My Summer As A California Warriors Coach – Dom DeVille

Becoming a baseball coach is a professional path I have always envisioned myself taking. I was surprised and excited when I got a call from Ryan Burke, VP of baseball operations of the First Base Foundation, asking me if I wanted to coach for the California Warriors this summer. I was also a little concerned and hesitant because I did not feel I had the requisite skills to be a successful California Warriors coach. Ryan said not to worry and that we would have time before the beginning of the season to learn effective coaching techniques, and that he would initially assist me with my team. With the help and guidance of the FBF Executive Director and Coach Development Program personnel, I was successful in learning the ins and outs of coaching and what goes into efficiently coaching a summer baseball team.

I never gave up on the game of baseball. I was an average player and an average student, but had a passion for the game. After high school I played for College of Marin where my game and grades improved tremendously and was offered scholarships to play at the next level.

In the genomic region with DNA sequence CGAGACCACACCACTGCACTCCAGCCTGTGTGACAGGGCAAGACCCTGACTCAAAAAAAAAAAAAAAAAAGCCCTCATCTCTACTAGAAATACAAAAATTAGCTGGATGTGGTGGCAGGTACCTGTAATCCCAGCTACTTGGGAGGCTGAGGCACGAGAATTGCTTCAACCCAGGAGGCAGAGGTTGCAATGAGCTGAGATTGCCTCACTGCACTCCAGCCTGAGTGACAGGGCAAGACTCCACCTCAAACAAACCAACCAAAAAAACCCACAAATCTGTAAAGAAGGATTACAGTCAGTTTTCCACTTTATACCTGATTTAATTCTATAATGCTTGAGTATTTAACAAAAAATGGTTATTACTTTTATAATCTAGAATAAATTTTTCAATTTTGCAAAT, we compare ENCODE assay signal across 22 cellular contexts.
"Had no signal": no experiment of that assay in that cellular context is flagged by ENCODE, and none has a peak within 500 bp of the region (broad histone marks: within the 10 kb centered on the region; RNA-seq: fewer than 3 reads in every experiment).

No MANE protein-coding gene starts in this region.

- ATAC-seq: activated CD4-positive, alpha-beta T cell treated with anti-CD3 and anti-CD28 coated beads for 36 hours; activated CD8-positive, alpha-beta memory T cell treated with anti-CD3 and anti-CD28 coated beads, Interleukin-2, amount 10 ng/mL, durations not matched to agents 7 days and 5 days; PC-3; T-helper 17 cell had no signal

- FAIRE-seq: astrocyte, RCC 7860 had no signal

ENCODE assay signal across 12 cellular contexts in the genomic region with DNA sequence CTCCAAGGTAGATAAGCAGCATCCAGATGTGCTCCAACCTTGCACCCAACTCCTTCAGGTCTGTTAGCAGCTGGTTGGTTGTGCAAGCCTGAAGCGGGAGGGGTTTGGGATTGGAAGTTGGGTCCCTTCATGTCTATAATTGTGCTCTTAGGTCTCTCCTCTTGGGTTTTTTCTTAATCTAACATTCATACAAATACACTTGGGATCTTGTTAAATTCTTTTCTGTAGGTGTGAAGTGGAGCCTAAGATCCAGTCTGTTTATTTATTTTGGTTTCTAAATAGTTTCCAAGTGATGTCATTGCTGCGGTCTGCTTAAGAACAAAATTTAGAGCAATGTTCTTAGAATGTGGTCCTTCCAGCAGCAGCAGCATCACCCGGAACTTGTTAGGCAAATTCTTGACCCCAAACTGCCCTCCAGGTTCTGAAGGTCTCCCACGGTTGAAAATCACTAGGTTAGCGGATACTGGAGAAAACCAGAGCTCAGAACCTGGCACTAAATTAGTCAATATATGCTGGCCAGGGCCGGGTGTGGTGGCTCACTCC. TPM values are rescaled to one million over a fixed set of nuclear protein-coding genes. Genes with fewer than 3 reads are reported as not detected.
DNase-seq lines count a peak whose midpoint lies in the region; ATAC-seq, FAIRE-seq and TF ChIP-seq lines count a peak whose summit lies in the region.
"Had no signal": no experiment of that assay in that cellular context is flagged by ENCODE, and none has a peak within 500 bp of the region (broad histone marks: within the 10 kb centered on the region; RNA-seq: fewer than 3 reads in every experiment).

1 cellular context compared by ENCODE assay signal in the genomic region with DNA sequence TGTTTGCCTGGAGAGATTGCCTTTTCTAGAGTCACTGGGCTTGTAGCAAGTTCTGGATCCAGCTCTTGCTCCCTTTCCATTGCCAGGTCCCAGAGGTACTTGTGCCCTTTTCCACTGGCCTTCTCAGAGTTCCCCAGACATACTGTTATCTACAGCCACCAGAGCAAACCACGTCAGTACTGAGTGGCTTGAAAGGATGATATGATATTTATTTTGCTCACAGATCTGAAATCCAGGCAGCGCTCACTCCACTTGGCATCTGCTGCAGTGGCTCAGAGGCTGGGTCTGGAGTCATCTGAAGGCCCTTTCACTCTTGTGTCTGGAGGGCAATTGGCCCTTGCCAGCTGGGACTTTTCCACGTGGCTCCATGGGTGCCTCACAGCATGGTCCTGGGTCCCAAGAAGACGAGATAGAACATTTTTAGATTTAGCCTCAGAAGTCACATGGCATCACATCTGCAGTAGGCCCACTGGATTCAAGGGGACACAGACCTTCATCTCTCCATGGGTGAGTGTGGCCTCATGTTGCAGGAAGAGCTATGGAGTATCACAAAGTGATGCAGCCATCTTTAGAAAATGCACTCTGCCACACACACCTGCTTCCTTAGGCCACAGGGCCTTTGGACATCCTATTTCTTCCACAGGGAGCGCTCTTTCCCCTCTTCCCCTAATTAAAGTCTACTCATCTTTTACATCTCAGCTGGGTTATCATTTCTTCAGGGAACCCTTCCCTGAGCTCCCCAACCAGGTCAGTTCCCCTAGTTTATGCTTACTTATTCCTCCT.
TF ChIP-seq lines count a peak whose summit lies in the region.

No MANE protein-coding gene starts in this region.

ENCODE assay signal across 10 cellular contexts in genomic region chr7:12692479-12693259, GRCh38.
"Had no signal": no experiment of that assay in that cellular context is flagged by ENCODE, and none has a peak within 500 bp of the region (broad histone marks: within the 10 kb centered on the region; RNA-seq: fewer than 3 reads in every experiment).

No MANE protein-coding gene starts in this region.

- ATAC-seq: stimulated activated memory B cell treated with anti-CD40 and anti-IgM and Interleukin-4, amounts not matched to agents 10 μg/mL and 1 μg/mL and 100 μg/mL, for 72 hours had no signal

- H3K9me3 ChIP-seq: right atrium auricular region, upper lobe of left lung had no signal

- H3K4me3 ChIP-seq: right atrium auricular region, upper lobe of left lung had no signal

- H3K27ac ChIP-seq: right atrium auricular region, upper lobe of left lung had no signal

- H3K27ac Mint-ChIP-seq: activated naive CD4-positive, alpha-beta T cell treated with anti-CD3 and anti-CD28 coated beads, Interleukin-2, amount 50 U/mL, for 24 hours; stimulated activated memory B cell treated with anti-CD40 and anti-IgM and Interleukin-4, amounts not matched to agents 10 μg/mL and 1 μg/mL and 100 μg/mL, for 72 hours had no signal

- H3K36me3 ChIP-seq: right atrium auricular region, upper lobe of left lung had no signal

The University of Montevallo, located in Alabama where I had the two best years of my life, recruited me to play baseball. At Montevallo, I was an academic all conference team member and was on the president’s list for academics as well, two things I thought I would never achieve. I have experienced adversity in baseball at almost every level and know what it takes to overcome it. Baseball is not easy and there is no right way to do things. Being a coach with the FBF/CW has allowed me to use my experience and knowledge of the game to help student athletes find their own paths.

The first few weeks of the summer I spent learning from and coaching with Ryan Burke. Ryan has been in the coaching game longer than I have and has had success so it was nice to get to work with him. In the office of the First Base Foundation, Ryan developed a coach’s manual, which helped me with the overall organization of my team. At first, Ryan acted as a facilitator because I was still new to coaching, but after a period of time he allowed me to coach my team without his supervision. The FBF made my transition from player to coach a very easy and comfortable one. Through the Coach Development Program, I have learned how to coach and bring out the best in all my players.

#caliwarriors Silver Team Head Coach Dominic DeVille discusses what he has taken away from coaching this summer. #baseball

A post shared by California Warriors (@caliwarriors) on